Megabirthday 2015

inexplicable Chiru

Another year, another Megabirthday just around the corner! We’ll be celebrating things Chiru related during August and of course everyone is invited.

I’m still struggling to decide on a research topic for this year. So far I have the following under consideration:

  • Megastar, mini toga
  • Break dance, Shake dance, or Snake dance?
  • Chiru the Cowboy (aka Beth’s perennial request)

Thoughts? Suggestions?

Let me know if you post something Chiruesque and I’ll collate and publish the links. Or just watch for the #megabirthday2015 hashtag on Twitter and have a chat about all things Chiru. Like this. Ah, look at him go….and look at those ruffles.

 

 

 

47 Rojulu

47 Rojulu poster

K Balachander’s 1981 film 47 Rojulu is a study of domestic abuse, and I found it uncomfortable to watch. It’s melodramatic yet has a ring of realism, largely due to Jayaprada’s characterisation of Vaishali, and the often quite graphic violence. Chiranjeevi stars opposite in a negative role, and he doesn’t hold anything back.

47-Rojulu-Saritha

The story is told in flashback, through the device of a visiting actress (Saritha) who comes to talk to Vaishali as preparation for a film. I have only seen this in an unsubtitled print, and it is a dialogue heavy film, so at first I was a little confused by the flashback structure. However, the emotional tone and pitch of the drama comes through loud and clear and I had no trouble in following the main story.

Vaishali (Jayaprada) and her brother are coming home from seeing Shankarabharanam (I think) at the cinema when she sees a wedding taking place. Kumar (Chiranjeevi) is discussing marriage with his parents and next thing you know, he is getting married to Vaishali. All looks fine until after the ceremony when he gets the wedding photographer to give him the film, and exposes all the rolls. Why wouldn’t he want pictures of his wedding day? He seems quite keen on the wedding night and wasn’t forced into the marriage (apart from some gentle parental coercion). Also a little odd, he tests to see if she can speak English. Soon after the wedding they move to France.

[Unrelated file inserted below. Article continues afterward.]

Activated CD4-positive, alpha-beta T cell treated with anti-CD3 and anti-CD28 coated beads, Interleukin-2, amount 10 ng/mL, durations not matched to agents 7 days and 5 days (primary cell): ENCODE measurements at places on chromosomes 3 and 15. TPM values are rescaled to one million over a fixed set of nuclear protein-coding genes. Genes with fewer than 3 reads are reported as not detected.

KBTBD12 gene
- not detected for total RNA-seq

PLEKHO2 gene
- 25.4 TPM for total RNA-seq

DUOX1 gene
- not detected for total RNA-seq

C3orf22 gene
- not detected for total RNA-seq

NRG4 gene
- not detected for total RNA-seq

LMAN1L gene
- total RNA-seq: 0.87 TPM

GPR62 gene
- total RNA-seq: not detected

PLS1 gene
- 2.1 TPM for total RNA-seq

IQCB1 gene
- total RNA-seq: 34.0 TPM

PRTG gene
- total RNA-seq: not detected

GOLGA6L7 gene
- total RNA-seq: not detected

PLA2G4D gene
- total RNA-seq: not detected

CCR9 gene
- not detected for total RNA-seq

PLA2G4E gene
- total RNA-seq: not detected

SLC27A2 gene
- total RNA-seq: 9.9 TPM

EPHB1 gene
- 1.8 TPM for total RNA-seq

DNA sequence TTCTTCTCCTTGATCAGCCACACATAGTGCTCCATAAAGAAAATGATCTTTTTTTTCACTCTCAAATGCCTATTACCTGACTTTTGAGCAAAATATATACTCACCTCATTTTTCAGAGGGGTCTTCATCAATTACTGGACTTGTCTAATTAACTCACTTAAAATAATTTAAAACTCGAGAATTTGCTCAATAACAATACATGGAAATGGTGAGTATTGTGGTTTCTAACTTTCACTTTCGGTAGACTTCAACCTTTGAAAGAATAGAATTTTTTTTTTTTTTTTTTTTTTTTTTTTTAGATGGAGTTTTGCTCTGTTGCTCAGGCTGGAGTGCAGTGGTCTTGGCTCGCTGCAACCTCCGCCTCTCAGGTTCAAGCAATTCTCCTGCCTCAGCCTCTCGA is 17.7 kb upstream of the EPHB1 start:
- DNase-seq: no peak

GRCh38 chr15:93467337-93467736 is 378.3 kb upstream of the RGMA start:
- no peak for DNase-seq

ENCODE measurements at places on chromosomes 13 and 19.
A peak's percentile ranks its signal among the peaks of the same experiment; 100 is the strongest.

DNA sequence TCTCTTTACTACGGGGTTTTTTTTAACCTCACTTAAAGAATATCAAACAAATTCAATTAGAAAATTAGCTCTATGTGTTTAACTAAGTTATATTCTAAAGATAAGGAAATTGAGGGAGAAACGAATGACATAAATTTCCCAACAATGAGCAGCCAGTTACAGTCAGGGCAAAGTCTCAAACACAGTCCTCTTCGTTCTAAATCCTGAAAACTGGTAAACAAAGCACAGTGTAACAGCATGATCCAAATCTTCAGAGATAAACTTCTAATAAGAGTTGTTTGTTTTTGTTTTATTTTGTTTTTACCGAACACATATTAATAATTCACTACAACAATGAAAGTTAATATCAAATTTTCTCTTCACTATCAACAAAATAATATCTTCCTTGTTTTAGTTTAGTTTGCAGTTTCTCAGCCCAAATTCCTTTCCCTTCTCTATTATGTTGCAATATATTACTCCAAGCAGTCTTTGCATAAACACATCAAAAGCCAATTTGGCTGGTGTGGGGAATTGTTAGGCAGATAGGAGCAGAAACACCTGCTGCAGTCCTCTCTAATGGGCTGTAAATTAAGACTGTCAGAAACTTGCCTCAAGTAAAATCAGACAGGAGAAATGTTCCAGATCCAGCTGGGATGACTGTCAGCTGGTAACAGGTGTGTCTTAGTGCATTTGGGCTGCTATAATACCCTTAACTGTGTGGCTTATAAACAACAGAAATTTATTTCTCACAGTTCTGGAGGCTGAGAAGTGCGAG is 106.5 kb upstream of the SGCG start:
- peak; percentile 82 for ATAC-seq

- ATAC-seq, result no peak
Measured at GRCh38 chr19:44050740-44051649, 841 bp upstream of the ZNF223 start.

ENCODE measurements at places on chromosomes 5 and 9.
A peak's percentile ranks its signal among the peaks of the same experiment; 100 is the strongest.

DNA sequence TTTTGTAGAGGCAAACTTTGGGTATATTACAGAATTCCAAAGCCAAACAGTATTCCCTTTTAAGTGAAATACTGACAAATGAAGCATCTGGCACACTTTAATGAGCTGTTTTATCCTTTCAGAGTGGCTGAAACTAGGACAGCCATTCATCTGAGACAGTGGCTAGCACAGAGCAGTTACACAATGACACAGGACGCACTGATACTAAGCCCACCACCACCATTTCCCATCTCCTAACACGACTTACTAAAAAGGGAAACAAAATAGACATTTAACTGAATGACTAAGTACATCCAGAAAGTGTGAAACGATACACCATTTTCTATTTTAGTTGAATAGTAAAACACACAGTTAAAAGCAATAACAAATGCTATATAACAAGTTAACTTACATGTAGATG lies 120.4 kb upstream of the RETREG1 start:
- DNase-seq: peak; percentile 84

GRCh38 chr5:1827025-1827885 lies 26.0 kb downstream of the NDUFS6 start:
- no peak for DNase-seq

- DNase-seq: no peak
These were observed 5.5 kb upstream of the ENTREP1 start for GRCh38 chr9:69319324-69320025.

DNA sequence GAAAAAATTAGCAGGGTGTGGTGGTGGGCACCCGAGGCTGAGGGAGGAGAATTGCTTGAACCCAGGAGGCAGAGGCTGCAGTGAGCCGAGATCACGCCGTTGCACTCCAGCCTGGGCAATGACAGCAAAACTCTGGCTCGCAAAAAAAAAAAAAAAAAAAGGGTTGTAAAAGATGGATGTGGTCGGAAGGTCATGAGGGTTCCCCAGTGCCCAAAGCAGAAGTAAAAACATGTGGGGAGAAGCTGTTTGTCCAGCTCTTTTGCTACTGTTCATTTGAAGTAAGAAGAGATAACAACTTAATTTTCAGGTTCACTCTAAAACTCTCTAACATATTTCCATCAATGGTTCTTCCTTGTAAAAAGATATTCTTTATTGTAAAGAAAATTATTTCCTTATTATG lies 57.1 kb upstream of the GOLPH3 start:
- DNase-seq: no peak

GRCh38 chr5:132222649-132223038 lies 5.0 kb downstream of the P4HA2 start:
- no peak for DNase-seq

At first things seem fine. Kumar shows off the house in the countryside outside Paris, and introduces his naïve bride to heating, sliding doors, supermarkets and televised sports. They live in a cosy modern flat on the ground floor, and a woman called Lucy lives upstairs.

Then one day Kumar is chatting to someone in French and introduces Vaishali as his sister. Hmmmm. Of course she has no idea as she speaks only Telugu. It is clearly a lie when he says Lucy (Anne Patricia) is just a friend. There is an awkward dinner, with Lucy completely unaware Vaishali is married to Kumar and with Vaishali confused by who this woman is and why she acts so familiar with her husband. Lucy seems happily oblivious although she does realise Vaishali isn’t comfortable around her. And then one day Vaishali, overwhelmed by her unease and distrust, searches Lucy’s apartment and finds a wedding photo – of Kumar and Lucy.

If Vaishali asks any questions about their domestic situation, Kumar puts her down so she will feel ignorant and shut up. He cuts her off from any other Indian people in the area, and he is her only source of information. She loses her confidence, she feels stupid and disgraced, and she has no one other than Kumar. When she does a runner to Paris by herself, Kumar drags her home and burns her hand on a hotplate as punishment. It’s quite sad that Lucy tries to comfort her ill ‘sister-in-law’ when she is unwittingly part of the problem. Jayaprada does a great job of showing the changing emotions and moods of the abused wife. She really likes Kumar and her marriage when he is in a good mood, and Vaishali seems to excuse his early outbursts by blaming herself or thinks it is just because he is tired or stressed. Her growing realisation that she is in trouble and that her marriage is a sham is sad to watch.

Kumar does spend quite a lot of time with Vaishali (he doesn’t have a job as such) and seems affectionate and caring. They do the tourist thing around Paris, enjoying the sights and making fun of some fashionable locals. How he thinks he can keep hiding the truth is beyond me.  Kumar justifies and rationalises – he sees no reason why he can’t have it all, and no compunction about hurting either of the women.  He has an impulsive warmth which can be appealing, but that can swiftly turn to rage and brutality. His behaviour escalates from verbal nagging and bullying to physically attacking Vaishali.

In one sickening scene of what is essentially marital rape, he withholds her letter from home to coerce her into having sex. And when Vaishali falls pregnant he starts to really lose the plot as he sees his perfect life crumble. He seems to insist on a termination and certainly there is no baby later in the film, although how and if it was her choice isn’t revealed as far as I can tell. Chiranjeevi gives a strong and complex characterisation of a loathsome man. I certainly didn’t find the Chiru Mega appeal made the situation any more palatable, but his layered performance allowed me to empathise more with Vaishali’s disillusionment as she came to terms with the deception.